Tamara Drewe (film)

Tamara Drewe is a 2010 British romantic comedy film directed by Stephen Frears. The screenplay was written by Moira Buffini, based on the newspaper comic strip of the same name (which was then re-published as a graphic novel) written by Posy Simmonds. The comic strip which serves as source material was a modern reworking of Thomas Hardy's 1874 novel Far from the Madding Crowd.

Tamara Drewe
Tamara Drewe poster.jpg
UK theatrical release poster
Directed byStephen Frears
Screenplay byMoira Buffini
Based onTamara Drewe
by Posy Simmonds
Produced byAlison Owen
Tracey Seaward
Paul Trijbits
CinematographyBen Davis
Edited byMick Audsley
Music byAlexandre Desplat
Ruby Films
BBC Films
WestEnd Films
Distributed byMomentum Pictures
Release dates
  • 18 May 2010 (2010-05-18) (Cannes)
  • 20 September 2010 (2010-09-20) (United Kingdom)
Running time
111 minutes
CountryUnited Kingdom
Budget£6–8 million[1]
Box officeUS$12 million[2]

The film premiered at the 2010 Cannes Film Festival in May and was released nationwide in France on 14 July 2010.[3][4] Momentum Pictures released the film in the United Kingdom on 10 September 2010.[5]


In the fictitious Dorset village of Ewedown, Tamara Drewe, a young and beautiful journalist, returns home after living in London, with the intention of selling her deceased mother's house, in which she grew up. Locals are amazed at the improvement in her appearance after she had rhinoplasty while away. Andy had been interested in her when she was a girl, and when he sees her now it is clear that he is still attracted to her. However, she begins an affair with rock-band-drummer Ben whom she meets at a music festival held in the village.

Across the valley is a neighbour's home where authors retreat to work. The owner, Nicholas, is a prolific crime novelist and a serial philanderer, while his wife Beth provides food, lodging, and encouragement for her patrons. After being discovered by Beth having an affair which he then ends, Nicholas embarks on an affair with Tamara, after she and Ben have split up. Andy has been asked by Tamara to work on the house so she can sell it, and he becomes aware of the affair with Nicholas, as do two local teenaged schoolgirls (Jody and Casey) who cause some havoc due to their jealousy of Tamara.

Jody is infatuated with Ben and distraught that she won't see him in the village again, because he left Ewedown after he and Tamara split up, so she manipulates him into returning. Eventually her deceit is discovered. Nicholas and Tamara's affair is revealed and in a strange turn of events, Nicholas is accidentally killed by stampeding cows. Beth's friend Glen, a Thomas Hardy scholar who had become infatuated with her over the months he spent there, reveals his love for her despite feeling guilty about Nicholas's demise, which happened after a confrontation between the two. She easily persuades him to remain at the retreat with her. By this time the true love of Andy and Tamara brings them together, and Tamara decides to stay in Ewedown after all.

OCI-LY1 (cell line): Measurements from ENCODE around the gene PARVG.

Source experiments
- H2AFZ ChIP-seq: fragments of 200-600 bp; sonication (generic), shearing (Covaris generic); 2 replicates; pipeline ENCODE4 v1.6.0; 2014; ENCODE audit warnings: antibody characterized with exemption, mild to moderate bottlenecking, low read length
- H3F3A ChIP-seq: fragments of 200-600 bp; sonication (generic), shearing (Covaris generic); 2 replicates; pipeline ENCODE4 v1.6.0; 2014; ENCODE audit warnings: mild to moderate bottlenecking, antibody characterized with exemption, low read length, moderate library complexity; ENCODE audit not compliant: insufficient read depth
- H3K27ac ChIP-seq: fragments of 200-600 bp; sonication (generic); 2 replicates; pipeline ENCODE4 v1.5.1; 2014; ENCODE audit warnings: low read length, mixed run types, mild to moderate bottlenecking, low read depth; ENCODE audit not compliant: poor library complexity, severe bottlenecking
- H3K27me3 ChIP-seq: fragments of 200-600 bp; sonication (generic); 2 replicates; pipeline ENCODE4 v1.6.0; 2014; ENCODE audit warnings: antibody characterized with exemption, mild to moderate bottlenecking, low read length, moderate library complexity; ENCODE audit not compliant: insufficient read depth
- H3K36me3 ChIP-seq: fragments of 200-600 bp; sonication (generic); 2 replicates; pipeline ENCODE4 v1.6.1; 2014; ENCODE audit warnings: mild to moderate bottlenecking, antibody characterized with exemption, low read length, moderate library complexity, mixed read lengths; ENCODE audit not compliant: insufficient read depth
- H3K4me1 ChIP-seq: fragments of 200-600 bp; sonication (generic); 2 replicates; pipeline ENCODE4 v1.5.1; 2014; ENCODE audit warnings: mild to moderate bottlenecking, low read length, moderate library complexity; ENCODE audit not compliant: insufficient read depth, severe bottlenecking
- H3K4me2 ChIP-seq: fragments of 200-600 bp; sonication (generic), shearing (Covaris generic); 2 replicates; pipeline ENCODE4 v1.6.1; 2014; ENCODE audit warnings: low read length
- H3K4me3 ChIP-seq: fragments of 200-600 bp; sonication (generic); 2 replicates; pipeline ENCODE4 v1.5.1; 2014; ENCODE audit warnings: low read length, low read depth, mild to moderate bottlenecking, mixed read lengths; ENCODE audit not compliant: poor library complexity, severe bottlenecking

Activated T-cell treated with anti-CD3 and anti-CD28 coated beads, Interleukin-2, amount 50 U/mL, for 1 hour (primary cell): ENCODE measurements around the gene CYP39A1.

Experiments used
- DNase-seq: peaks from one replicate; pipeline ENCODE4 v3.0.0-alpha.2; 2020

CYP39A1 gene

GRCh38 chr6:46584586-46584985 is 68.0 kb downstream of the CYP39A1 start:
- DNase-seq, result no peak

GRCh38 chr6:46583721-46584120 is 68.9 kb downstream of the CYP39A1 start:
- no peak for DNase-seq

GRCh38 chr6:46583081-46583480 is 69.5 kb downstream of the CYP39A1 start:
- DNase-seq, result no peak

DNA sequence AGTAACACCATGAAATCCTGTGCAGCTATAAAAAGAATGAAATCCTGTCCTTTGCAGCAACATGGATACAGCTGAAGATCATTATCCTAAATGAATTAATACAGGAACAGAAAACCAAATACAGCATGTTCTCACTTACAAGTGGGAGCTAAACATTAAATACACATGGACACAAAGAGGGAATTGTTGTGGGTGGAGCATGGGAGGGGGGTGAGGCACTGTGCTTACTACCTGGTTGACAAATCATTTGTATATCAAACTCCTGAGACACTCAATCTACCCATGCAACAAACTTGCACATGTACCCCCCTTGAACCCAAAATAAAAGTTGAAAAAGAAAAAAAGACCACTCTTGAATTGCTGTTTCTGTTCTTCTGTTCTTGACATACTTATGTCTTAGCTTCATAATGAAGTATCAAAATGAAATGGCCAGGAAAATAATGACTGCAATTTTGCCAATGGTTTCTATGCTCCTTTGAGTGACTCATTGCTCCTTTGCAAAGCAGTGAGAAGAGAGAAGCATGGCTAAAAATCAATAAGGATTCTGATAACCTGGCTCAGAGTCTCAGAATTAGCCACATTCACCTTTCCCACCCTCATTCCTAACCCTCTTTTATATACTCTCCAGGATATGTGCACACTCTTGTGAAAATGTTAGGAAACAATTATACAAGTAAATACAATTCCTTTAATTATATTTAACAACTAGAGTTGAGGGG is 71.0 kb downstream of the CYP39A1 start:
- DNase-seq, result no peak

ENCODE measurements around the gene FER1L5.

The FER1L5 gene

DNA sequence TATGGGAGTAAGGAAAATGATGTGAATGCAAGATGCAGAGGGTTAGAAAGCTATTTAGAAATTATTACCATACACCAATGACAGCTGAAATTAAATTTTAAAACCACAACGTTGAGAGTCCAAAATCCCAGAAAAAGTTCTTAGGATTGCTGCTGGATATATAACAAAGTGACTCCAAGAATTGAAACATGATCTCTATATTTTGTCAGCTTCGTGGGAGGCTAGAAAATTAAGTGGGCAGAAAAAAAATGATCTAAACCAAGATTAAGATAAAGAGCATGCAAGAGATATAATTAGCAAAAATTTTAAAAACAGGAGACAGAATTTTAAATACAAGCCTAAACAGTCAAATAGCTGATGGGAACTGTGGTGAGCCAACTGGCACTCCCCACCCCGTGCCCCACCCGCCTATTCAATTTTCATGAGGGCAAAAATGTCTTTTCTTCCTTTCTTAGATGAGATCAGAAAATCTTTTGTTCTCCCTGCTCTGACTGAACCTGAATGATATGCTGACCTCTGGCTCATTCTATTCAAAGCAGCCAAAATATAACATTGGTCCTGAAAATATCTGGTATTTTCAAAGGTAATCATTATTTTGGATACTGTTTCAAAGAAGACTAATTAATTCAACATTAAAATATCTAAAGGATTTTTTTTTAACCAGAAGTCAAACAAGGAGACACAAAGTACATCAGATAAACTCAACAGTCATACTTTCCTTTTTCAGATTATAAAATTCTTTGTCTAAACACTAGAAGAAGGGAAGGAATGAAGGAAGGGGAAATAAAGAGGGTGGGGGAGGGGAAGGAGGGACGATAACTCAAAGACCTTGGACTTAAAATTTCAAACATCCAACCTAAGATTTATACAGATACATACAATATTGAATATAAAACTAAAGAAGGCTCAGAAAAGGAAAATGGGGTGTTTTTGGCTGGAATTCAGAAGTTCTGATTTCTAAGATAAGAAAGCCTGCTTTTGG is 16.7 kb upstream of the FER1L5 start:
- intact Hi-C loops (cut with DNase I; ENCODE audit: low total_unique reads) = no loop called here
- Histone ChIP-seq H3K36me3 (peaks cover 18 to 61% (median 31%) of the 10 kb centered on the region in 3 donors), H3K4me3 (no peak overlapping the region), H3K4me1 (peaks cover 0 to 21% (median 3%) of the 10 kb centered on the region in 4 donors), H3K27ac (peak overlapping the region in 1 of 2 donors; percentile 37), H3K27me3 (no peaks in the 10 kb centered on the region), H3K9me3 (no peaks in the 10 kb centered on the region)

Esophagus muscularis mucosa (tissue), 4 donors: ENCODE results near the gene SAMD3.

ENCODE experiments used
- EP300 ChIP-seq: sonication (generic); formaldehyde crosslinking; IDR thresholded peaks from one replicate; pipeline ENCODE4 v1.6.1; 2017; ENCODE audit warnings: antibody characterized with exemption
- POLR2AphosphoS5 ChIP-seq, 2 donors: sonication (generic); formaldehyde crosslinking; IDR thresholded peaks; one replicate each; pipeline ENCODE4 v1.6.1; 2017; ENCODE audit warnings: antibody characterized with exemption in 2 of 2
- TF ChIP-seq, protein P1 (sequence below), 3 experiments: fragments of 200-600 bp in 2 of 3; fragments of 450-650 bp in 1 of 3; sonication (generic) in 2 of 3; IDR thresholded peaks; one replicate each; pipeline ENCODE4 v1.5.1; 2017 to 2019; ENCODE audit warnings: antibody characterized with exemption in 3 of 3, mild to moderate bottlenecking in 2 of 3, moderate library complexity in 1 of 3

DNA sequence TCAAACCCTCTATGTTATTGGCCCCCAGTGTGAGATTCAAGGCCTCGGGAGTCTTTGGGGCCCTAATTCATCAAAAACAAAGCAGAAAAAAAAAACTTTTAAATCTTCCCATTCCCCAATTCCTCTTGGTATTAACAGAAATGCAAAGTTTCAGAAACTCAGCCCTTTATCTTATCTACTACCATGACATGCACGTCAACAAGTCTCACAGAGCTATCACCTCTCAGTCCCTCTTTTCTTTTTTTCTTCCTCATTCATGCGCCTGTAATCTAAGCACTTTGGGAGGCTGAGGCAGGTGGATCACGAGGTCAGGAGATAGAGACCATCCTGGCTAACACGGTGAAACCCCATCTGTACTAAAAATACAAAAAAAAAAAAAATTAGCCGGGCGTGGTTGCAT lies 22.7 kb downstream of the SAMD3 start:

The UK premiere was held on 6 September 2010 at the Odeon Leicester Square. Most of the cast and crew were in attendance as well as Lily Allen, Jack Gregson and Stephen Fry. The public premiere was also held on 6 September 2010, at the National Film Theatre. Most of the cast were in attendance as well as director Stephen Frears, screenwriter Moira Buffini, and book author Posy Simmonds. The film's showing received long applause and was followed by questions to the stars from the audience.


Box officeEdit

The film grossed $12,037,973.[2]

Critical responseEdit

As of January 2022, the film holds a 65% approval rating on review aggregator Rotten Tomatoes, based on 127 reviews with an average rating of 6.30/10. The website's critics consensus reads: "A robust comedic cast and Stephen Frears' gift for satire elevate Tamara Drewe's slight scenario into a tart treat."[6] Metacritic gave it a score of 64 out of 100 based on reviews from 28 critics, indicating 'generally favourable reviews'.[7]

Empire gave four stars out of five stating the film was "Very intelligently funny, with stellar performances."[8] Lisa Mullen wrote in Sight & Sound in September 2010:[citation needed]

Turning graphic novels into films can be a tricky business...an impressively limpid, compressed and visually textured piece... here the romantic themes—concerning sensible spouse choice... are undercut by a bawdy appreciation of chaos, mischief and mayhem... Beth Hardiment played with great subtlety and a kind of concentrated stillness by Tamsin Greig...


Year Award/Festival Category Nominee Result
2010 63rd Cannes Film Festival Palm Dog Award
7th Seville European Film Festival Audience Award Won
13th British Independent Film Awards Best Supporting Actress Nominated
2011 38th Evening Standard British Film Awards Peter Sellers Award for Comedy Won
31st London Film Critics Circle Awards Young British Performer of the Year Nominated
8th Irish Film & Television Awards Best Costume Design Nominated


  1. ^ Miller, Rob (27 September 2011). "Tamara Drewe Case Study (2010)". Edusites Media Studies Teaching & Learning Resources. Retrieved 14 May 2017.
  2. ^ a b "Tamara Drewe (2010)". Box Office Mojo. IMDB. Retrieved 10 January 2022.
  3. ^ Higgins, Charlotte (17 May 2010). "Tamara Drewe comic strip charms Cannes in film form". guardian.co.uk (Guardian News & Media). Retrieved on 31 May 2010.
  4. ^ Tamara Drewe. premiere.fr. Retrieved 26 August 2010.
  5. ^ "Tamara Drewe (2010)".
  6. ^ "Tamara Drewe (2010)". Rotten Tomatoes. Fandango Media. Retrieved 11 June 2021.
  7. ^ "Tamara Drewe Reviews". Metacritic. CBS Interactive. 22 October 2010. Retrieved 21 June 2016.
  8. ^ "Empire's Tamara Drewe Movie Review". Empireonline.com. Archived from the original on 24 September 2015. Retrieved 20 April 2011.

External linksEdit